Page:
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The volunteer corn you don't want can lead to rootworm problems in years to come

Volunteer corn is more prevalent in the 2022 growing season and can cause some yield losses, but Bruce Potter, an integrated pest management specialist at the University of Minnesota Southwest Research and Outreach Center at Lamberton, Minnesota, said the bigger issues are the insects and diseases that the corn can bring. Of particular concern is the corn rootworm.

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Volunteer corn dots a field of rye in northwest Minnesota in August 2022.
Jeff Beach / Agweek
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The stray corn plants dotting soybean and other fields is a problem this year and could be a bigger problem a year and even two years down the road.

Yes, the volunteer corn can cause some yield losses, but Bruce Potter, an integrated pest management specialist with University of Minnesota Extension, said the bigger issues are the insects and diseases that the corn can bring. Of particular concern is the corn rootworm.

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A corn plant that volunteered in a soybean field in the Red River Valley.
Jeff Beach / Agweek

“Having them lay eggs in volunteer corn makes it really messy,” Potter said of the rootworms.

If a farmer had planted soybeans or some other crop to manage rootworms or other problems, before going back to corn, the volunteer corn is a weed that throws a wrench in those rotation plans.

“So basically, you lose your rotation for some of the corn diseases,” Potter said.

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The western corn rootworm and northern corn rootworm can both be found in the upper Midwest. But Potter said the northern corn rootworm eggs have the ability to remain viable even over multiple winters, extending the potential for problems.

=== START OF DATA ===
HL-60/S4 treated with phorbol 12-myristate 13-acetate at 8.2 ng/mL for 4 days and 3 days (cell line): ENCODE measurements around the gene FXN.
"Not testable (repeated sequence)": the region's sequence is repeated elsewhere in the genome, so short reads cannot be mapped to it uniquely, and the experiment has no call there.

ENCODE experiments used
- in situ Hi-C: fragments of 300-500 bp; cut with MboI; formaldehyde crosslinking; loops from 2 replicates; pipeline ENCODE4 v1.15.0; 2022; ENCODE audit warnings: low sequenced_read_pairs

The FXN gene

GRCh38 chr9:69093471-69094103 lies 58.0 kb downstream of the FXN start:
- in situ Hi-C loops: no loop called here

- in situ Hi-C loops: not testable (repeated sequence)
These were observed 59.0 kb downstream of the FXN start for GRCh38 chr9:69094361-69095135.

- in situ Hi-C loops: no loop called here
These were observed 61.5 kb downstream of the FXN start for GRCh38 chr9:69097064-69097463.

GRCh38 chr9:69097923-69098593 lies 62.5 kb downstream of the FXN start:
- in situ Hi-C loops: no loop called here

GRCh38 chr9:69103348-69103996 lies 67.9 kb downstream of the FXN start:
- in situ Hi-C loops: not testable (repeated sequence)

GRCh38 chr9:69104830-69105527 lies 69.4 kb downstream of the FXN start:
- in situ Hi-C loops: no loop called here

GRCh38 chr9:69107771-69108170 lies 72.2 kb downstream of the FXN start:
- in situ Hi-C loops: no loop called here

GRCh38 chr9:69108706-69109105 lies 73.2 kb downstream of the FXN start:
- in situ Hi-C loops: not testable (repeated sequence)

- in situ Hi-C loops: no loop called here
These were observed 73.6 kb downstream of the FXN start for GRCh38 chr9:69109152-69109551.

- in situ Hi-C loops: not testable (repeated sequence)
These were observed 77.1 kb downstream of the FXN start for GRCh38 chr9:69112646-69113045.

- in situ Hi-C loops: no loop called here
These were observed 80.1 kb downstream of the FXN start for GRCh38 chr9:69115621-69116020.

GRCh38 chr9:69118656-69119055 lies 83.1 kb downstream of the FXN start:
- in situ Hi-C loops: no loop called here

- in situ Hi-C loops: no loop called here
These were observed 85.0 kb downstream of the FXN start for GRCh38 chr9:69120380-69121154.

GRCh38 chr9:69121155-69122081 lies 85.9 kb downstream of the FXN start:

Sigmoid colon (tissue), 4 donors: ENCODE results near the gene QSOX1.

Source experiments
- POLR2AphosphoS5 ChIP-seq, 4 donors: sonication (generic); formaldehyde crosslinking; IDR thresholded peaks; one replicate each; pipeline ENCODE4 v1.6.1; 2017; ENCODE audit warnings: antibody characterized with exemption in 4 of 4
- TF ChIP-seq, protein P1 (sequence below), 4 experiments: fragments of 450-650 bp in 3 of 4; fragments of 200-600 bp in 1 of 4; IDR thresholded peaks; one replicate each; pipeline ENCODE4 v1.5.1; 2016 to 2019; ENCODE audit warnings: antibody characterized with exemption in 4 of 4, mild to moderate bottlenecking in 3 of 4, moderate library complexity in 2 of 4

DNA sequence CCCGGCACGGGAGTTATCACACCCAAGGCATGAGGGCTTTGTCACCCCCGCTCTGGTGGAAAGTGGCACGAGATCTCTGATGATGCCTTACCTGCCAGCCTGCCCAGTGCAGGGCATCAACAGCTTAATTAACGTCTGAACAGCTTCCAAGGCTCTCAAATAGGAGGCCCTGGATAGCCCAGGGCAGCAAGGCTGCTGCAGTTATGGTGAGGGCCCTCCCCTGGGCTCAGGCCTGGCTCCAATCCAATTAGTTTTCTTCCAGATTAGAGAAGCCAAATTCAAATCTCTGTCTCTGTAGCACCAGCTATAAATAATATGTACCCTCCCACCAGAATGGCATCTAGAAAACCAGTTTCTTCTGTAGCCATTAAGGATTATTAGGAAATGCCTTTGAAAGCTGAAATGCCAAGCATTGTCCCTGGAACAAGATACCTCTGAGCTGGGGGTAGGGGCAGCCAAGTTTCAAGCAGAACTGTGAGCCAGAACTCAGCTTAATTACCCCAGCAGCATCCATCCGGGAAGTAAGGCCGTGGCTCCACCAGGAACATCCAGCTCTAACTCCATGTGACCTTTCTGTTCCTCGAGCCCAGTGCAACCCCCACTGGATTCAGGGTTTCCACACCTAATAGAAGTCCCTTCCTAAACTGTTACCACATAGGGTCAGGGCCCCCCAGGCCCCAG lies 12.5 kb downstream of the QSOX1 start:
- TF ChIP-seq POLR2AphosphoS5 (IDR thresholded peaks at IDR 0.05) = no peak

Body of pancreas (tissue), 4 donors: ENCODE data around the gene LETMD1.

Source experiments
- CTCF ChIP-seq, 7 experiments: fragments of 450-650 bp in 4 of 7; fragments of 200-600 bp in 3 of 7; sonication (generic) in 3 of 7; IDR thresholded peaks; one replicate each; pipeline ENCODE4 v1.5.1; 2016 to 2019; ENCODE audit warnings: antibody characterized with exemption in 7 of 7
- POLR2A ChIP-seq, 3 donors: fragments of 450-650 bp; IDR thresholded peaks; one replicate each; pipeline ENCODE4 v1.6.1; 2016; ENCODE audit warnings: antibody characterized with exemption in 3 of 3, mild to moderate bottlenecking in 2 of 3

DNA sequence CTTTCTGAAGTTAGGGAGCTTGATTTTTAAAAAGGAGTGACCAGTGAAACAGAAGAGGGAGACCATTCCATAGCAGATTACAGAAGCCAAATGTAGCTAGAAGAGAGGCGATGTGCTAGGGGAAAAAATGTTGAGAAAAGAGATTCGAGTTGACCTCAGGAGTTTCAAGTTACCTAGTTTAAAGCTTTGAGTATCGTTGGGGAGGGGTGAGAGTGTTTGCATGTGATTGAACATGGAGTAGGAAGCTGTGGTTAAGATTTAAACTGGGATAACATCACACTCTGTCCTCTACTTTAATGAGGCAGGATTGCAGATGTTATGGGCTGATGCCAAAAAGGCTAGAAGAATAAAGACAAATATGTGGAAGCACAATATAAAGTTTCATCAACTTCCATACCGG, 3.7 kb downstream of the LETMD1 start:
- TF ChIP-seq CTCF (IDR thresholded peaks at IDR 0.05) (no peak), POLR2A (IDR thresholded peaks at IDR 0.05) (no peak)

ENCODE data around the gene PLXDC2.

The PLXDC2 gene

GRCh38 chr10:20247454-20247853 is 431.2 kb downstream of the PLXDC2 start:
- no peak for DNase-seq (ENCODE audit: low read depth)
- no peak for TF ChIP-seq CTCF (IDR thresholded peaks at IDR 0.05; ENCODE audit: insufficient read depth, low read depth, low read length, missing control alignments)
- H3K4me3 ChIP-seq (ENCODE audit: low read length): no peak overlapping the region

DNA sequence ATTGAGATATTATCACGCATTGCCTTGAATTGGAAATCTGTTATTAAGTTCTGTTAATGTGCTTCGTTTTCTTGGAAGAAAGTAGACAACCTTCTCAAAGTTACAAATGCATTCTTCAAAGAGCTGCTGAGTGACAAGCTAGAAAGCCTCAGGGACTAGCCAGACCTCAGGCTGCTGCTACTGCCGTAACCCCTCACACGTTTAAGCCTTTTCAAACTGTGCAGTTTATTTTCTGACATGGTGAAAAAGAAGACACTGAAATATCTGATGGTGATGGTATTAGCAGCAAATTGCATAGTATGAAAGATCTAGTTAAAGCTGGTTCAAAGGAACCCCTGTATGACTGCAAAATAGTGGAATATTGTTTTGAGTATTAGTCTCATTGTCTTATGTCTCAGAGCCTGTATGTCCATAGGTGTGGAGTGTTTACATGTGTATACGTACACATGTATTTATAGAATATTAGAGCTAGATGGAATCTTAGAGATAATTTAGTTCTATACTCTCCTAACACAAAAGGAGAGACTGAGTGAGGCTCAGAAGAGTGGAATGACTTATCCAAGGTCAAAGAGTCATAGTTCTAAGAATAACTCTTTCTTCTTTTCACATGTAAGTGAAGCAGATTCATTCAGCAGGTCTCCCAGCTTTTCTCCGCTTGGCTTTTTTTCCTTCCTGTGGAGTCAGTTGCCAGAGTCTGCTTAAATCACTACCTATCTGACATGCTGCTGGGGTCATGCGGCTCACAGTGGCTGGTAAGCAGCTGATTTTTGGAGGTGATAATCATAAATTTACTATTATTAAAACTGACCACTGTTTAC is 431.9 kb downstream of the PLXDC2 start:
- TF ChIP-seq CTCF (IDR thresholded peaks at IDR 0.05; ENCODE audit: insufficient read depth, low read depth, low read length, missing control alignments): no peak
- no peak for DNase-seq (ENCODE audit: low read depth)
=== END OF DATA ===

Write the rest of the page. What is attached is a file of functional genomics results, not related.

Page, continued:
“Some of those eggs hatch the following year but a pretty significant portion are not going to hatch for two years out, sometimes even a little bit longer than that,” Potter said. “They just delay their egg hatch.”

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Bruce Potter, an integrated pest management specialist at the University of Minnesota Southwest Research and Outreach Center at Lamberton, Minnesota.
Mikkel Pates / Agweek

Potter works from the University of Minnesota Southwest Research and Outreach Center at Lamberton. He is seeing more volunteer corn this year in his part of the state, mostly in soybean fields but has been prominent in fields farther north into the Red River Valley, in sugarbeets and small grains, too.

“The good news is if you're far enough north, your rootworm populations tend to be a little bit lower,” Potter said. “So as you move south, it's more of a problem with continuous corn and westerns (rootworms). And as you move further north, the northern corn rootworms can tend to predominate. If you get far enough north, populations are down.

“But I've started to hear more reports of rootworms further north, too.”

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There are a few different factors contributing to the volunteer corn problem, such as corn bred to be herbicide resistant, but weather is a big factor.

“Well, one of the big reasons for large amounts of volunteer corn this year is we had a big wind event that went through southern Minnesota last summer and caused a lot of lodged corn,” Potter said. “Some of that didn't get picked up as well as it could have been, so there was a lot of grain on the ground and that germinated this year.”

Looking ahead to the next growing season, Potter said there are ways to keep corn in the rotation.

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Volunteer corn grows along the edges of a Red River Valley soybean field in September 2022.
Jeff Beach / Agweek

“So I think you're going to want to either use a good rootworm insecticide, an at-plant insecticide, and probably going to want to put a rootworm traited hybrid in there,” Potter said. “One of the things I think we've seen happen over time is that, you know, that volunteer corn and allowing rootworms to persist the following year, probably helped with some of the development of resistance.”

Potter said tillage would likely only delay the emergence of volunteer corn, because corn can germinate from as deep as 3 inches into the soil.

Potter said localized problems have been around for awhile, but this year it is more widespread.

“So it's gotten a little more difficult to kill it, but anytime we've had some adverse weather, we've seen some issues with volunteer corn in the fields,” Potter said.

Reach Jeff Beach at jbeach@agweek.com or call 701-451-5651 (work) or 859-420-1177.
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